By Karl Terry, PNT Managing Editor
I don’t think I ever really knew what I wanted to be when I grew up. Maybe I still don’t know. Or maybe I haven’t grown up.
I remember wanting to be a professional baseball player at one point when I was little. I recall wanting to be a farmer and raise pigs. I don’t ever remember wanting to be a fireman, policeman or astronaut as most youngsters of my generation, though.
As I got into junior high and high school the Vietnam War was on television every night, and I knew I didn’t want to be a soldier.
Through high school I never really figured out a career path, so I wound up meeting with my college advisor with no real solid plan in mind. I told that person that I wanted to be a wildlife biologist and also utilize the journalism skills that came pretty easily to me. They looked at me like I was crazy and loaded me up on the basics for a science degree.
After several semesters, I was still adrift and at one point switched the major to geology, reasoning there was bigger money there. Alas, it seemed they wanted a chemistry background for either biology or geology. Eventually I just drifted into journalism without the degree.
Amazingly enough, that dream I had as I started college has been realized, sort of, from the opposite direction.
Twice this week I’ve been able, as managing editor, to put myself in the middle of wildlife related stories. Over the years I’ve been lucky enough to do that fairly often.
Last year I was able to cover the High Plains Prairie Chicken Festival for the first time. While the idea of getting up at 4 a.m. to watch birds flap around in the predawn spring chill doesn’t appeal to most (or any) of my staff, for me it’s heaven.
I went back to the festival this year, hoping to get that exclusive interview with a prairie chicken rooster but instead settled for watching the chickens and interviewing the people like myself who get a kick out of watching the birds.
Over the years, I’ve written about walleyes at Ute Lake, quail and deer in New Mexico, redfish and geese in Texas, trout, bighorn sheep and elk in Colorado and deer, coyotes and assorted varmints and varmint chasers everywhere I’ve lived, and it never gets old.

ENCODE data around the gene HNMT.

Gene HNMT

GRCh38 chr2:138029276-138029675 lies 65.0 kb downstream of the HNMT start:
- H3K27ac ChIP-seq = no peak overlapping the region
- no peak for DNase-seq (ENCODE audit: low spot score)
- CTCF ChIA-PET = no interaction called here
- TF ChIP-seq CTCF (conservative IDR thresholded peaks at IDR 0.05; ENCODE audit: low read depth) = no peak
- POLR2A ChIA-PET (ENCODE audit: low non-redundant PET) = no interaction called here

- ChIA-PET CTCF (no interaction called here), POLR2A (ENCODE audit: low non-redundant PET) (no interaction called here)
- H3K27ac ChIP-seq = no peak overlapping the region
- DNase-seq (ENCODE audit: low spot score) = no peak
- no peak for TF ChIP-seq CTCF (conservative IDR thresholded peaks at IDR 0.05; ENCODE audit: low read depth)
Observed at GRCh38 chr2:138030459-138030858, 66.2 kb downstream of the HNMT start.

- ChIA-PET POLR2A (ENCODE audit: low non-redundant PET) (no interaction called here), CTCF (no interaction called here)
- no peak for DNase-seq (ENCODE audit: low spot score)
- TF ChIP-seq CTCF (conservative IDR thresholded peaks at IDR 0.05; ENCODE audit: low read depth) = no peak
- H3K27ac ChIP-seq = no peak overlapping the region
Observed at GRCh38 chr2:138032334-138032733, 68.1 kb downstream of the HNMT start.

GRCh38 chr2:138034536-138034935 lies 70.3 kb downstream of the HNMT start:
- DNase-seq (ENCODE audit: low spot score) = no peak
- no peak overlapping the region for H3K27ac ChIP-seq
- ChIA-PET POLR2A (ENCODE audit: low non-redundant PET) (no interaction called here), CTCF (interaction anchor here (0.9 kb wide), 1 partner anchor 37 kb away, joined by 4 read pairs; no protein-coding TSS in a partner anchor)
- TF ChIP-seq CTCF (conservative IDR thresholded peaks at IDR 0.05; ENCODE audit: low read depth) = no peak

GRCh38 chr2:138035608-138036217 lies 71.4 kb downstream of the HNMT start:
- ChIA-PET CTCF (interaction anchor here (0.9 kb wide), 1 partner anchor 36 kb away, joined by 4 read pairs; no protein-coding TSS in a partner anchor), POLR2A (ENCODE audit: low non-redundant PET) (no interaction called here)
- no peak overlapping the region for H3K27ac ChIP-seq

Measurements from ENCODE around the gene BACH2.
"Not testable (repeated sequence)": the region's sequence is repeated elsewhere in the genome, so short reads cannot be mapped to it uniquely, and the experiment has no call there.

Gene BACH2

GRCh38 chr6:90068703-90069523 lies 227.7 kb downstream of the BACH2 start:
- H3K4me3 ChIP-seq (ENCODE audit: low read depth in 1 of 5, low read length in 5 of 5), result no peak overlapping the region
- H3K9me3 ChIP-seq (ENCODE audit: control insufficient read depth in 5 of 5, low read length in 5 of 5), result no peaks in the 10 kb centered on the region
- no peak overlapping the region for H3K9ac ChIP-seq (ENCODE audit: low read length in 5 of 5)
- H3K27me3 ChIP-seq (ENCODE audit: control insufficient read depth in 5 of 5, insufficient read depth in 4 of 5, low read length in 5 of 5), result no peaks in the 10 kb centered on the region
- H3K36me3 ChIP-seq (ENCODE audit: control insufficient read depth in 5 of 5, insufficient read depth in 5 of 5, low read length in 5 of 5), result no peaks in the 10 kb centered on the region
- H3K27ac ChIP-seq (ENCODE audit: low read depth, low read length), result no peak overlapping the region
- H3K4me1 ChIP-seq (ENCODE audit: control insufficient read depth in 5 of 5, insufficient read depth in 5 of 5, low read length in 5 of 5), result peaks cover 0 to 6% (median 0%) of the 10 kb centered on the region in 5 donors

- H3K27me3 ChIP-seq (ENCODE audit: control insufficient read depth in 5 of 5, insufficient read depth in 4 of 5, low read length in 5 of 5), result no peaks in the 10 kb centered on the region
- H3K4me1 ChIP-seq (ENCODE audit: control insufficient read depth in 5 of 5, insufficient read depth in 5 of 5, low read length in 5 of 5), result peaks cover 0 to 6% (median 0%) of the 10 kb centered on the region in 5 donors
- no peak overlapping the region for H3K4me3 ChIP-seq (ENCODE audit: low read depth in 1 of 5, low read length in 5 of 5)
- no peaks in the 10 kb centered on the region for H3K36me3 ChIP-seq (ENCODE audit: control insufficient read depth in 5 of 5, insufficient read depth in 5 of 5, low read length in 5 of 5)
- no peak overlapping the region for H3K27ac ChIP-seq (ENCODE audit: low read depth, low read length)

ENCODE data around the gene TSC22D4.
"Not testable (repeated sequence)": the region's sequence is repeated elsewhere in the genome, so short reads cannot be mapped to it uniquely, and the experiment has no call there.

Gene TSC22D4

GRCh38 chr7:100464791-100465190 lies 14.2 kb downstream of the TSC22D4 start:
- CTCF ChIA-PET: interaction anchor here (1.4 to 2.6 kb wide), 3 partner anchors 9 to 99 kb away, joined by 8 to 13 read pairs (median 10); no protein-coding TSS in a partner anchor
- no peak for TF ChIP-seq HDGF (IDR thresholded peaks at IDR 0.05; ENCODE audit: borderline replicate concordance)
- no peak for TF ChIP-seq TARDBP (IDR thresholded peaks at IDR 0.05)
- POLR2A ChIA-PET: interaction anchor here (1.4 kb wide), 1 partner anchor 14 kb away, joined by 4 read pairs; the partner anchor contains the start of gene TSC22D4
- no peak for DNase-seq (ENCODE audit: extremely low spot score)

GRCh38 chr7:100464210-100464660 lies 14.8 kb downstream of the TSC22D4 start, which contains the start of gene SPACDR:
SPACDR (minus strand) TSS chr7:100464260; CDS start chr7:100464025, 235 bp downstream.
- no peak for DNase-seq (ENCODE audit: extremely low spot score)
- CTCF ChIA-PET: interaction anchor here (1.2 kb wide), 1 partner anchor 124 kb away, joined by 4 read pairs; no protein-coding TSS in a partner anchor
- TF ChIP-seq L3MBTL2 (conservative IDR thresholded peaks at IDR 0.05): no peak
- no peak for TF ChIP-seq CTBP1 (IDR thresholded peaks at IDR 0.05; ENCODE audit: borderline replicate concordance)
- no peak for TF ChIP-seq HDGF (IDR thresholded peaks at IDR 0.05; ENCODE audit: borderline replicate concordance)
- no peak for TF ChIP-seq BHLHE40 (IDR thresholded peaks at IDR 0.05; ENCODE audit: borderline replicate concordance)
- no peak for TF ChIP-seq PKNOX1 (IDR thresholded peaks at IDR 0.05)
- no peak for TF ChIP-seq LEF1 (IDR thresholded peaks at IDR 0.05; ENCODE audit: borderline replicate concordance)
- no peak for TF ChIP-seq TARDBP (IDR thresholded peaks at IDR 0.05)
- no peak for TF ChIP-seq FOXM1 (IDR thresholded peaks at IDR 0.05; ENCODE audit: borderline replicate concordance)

I don’t know that any of those stories have directly helped the cause of conservation in this country, but I don’t think any of them have hurt either, and I thoroughly enjoyed writing them.
I have enjoyed hunting and fishing pretty well all my life. These days, more and more, I like to hunt with a camera and pen instead of rod, rifle or shotgun. I think there is probably nothing better we as humans can do than work for the protection of prairie chickens, mule deer, gila trout, wolves or whatever species is in danger.
I’m realistic about conservation, though. We can’t just lock the gate on a species to protect it. We need to help it find its niche in the world as it exists today. Highways, oil fields, hunting seasons, and ranchers with calves and lambs are all a part of that world.
Teddy Roosevelt had the right idea when he kick-started modern day conservation. He knew it was important for the common man to have a connection with nature and the creatures that roam the earth.
I never got that biology degree, but I embrace T.R.’s ideals because I’ve had the chance to make that connection. I also consider myself fortunate to be able to write about it.
Karl Terry is managing editor at the Portales News-Tribune. Contact him at 356-4481, ext. 33 or e-mail: